poet

Nikky Finney

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Nikky Finney

Nikky Finney was born on the coast of South Carolina in 1957 to a family of politicians and activists. She began writing poetry as a young girl, during a childhood marked by the civil rights struggle, and subsequently attended Talladega College in Alabama.

Finney's first book of poetry, On Wings Made of Gauze (W. Morrow, 1985), followed by Rice (Sister Vision, 1995), Heartwood (University of Kentucky Press, 1997), and The World is Round (InnerLight Publishing, 2003). In 2011, her collection Head Off & Split (Northwestern University Press, 2011) was awarded the National Book Award.

As a photographer and performance artist, Finney worked to engage her political and artistic selves, before finding a unique fusion of the two in her poetry. She is deeply invested in the Black Arts movement, and is a founding member of the Affrilachian Poets, a group of multiracial poets devoted to giving voice to the diversity of Appalachia. Finney is also on the Board of Cave Canem.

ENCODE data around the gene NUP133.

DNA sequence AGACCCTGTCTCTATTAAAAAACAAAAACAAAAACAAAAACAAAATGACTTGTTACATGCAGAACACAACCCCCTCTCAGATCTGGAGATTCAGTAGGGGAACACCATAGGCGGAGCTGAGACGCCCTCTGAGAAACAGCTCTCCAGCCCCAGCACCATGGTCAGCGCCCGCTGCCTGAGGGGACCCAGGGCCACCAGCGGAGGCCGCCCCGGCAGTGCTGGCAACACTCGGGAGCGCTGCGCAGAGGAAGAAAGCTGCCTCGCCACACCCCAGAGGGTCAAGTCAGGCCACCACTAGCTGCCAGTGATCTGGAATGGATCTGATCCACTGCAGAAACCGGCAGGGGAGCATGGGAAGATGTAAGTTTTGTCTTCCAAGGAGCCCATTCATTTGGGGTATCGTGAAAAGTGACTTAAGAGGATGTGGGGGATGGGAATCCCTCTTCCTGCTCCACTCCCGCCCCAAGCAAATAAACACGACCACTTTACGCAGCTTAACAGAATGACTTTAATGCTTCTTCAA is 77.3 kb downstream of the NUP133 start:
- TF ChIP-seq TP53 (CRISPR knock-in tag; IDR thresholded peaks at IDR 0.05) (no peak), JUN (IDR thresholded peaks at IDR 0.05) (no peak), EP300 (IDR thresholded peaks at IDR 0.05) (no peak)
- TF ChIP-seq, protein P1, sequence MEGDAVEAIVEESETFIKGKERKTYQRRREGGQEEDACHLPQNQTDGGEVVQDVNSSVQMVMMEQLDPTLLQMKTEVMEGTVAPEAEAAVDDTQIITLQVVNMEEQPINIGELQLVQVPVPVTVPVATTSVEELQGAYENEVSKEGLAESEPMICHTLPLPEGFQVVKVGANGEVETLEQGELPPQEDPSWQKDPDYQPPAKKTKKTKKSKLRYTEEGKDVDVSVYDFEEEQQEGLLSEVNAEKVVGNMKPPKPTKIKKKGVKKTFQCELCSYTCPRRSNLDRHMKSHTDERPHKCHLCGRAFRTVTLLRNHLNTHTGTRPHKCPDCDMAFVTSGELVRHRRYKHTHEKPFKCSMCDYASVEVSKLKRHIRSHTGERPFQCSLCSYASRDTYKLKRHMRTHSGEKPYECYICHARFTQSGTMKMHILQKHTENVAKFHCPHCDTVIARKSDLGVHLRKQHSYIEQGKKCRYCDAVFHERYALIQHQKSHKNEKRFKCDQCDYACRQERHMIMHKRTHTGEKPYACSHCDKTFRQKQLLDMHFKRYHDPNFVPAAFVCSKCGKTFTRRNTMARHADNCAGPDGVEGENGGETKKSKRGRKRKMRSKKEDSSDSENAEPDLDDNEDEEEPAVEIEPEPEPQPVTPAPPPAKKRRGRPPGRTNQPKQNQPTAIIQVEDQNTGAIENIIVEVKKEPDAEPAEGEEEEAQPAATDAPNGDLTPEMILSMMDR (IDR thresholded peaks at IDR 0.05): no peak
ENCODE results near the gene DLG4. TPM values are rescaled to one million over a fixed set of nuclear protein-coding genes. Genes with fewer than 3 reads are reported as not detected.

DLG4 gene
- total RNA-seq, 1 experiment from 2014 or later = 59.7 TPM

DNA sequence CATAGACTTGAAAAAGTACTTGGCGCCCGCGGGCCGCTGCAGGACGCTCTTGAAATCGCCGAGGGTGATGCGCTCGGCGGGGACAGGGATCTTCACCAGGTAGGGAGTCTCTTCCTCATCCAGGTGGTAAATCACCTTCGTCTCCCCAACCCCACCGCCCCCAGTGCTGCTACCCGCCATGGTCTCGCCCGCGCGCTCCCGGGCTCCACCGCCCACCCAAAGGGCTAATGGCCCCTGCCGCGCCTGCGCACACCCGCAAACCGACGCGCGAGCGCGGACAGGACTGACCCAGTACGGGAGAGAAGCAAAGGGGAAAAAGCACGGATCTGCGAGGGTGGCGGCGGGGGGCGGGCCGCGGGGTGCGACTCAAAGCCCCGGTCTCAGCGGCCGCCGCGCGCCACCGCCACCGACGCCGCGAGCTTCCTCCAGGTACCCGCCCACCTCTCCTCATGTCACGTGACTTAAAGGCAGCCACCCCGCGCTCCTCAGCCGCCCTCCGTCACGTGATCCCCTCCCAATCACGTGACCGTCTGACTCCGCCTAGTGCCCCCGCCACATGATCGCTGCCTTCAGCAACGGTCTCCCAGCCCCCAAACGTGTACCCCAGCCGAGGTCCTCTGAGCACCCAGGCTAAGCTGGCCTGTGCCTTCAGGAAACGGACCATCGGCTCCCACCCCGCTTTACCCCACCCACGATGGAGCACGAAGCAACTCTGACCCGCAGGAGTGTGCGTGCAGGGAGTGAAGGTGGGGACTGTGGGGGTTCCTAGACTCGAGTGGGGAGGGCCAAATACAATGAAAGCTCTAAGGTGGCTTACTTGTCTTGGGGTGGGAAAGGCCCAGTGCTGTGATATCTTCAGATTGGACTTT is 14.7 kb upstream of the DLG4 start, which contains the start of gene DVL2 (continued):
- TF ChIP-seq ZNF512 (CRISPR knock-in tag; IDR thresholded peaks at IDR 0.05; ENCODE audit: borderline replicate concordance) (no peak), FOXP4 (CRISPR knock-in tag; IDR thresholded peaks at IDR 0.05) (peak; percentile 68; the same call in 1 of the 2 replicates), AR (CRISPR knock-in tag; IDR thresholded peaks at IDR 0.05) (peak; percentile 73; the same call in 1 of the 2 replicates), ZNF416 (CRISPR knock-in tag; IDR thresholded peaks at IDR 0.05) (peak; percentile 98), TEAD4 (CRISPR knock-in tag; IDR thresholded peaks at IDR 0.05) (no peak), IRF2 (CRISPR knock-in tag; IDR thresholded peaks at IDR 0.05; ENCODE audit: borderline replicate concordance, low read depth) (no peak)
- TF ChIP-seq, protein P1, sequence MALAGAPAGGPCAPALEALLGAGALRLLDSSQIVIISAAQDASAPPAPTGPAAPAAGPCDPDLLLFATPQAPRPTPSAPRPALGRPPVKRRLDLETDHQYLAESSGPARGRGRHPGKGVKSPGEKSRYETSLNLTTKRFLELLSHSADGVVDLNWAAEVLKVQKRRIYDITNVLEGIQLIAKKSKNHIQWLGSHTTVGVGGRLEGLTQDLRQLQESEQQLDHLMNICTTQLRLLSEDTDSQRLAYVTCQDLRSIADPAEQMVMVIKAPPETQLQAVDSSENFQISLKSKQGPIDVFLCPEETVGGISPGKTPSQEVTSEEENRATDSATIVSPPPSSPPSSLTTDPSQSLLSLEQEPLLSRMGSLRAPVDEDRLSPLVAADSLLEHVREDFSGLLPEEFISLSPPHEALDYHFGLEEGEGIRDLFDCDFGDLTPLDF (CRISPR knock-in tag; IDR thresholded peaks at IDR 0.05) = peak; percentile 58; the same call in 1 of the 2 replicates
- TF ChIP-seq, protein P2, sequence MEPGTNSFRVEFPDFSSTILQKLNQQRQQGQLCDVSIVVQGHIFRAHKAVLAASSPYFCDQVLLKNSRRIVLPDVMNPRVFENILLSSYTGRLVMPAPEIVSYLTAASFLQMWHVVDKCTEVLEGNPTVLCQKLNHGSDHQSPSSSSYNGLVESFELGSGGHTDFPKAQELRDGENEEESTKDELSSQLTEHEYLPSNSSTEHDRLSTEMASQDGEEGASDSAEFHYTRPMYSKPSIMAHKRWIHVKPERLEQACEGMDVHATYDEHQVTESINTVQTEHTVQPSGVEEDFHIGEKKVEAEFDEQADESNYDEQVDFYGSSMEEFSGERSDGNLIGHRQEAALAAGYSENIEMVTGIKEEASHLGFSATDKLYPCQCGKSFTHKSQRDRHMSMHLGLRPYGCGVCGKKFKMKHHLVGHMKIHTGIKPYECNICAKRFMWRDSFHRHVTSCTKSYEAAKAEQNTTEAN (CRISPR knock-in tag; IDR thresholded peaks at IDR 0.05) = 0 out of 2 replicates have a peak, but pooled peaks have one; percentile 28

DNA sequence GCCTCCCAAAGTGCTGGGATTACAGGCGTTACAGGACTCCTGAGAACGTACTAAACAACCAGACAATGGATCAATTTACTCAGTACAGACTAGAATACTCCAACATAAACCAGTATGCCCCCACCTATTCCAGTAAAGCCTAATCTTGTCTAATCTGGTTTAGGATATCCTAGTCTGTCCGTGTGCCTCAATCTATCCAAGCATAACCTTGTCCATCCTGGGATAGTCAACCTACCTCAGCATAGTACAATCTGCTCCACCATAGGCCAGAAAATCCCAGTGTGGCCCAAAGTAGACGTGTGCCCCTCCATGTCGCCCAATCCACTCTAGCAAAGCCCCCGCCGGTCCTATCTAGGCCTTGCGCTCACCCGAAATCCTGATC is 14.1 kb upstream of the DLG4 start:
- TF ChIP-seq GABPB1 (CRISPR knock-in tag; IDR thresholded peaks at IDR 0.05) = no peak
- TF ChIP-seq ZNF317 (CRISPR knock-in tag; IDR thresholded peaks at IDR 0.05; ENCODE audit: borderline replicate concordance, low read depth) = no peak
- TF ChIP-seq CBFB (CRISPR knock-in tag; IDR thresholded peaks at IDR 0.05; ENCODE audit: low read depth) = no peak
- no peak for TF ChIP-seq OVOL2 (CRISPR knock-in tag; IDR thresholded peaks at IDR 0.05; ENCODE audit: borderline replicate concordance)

In addition to the National Book Award, Finney has received a PEN American Open Book Award and the Benjamin Franklin Award for Poetry. She has taught at the University of Kentucky, is currently a professor at the University of South Carolina.

by this poet

poem
Sundown, the day nearly eaten away, 

the Boxcar Willies peep. Their
inside-eyes push black and plump

against walls of pumpkin skin. I step 
into dying backyard light. Both hands 

steal into the swollen summer air, 
a blind reach into a blaze of acid, 

ghost bloom of nacre & breast. 
One Atlantan Cherokee
poem

One woman drives across five states just to see her. The woman being driven to has no idea anyone's headed her way. The driving woman crosses three bridges & seven lakes just to get to her door. She stops along the highway, wades into the soggy ground, cuts down coral-eyed cattails, carries them to her car as

poem

Concerto no. 7: Condoleezza {working out} at the Watergate

Condoleezza rises at four, 
stepping on the treadmill. 

Her long fingers brace the two slim handles
of accommodating steel. 

She steadies her sleepy legs for the long day ahead. 
She doesn't get very far. 

Her knees buckle wanting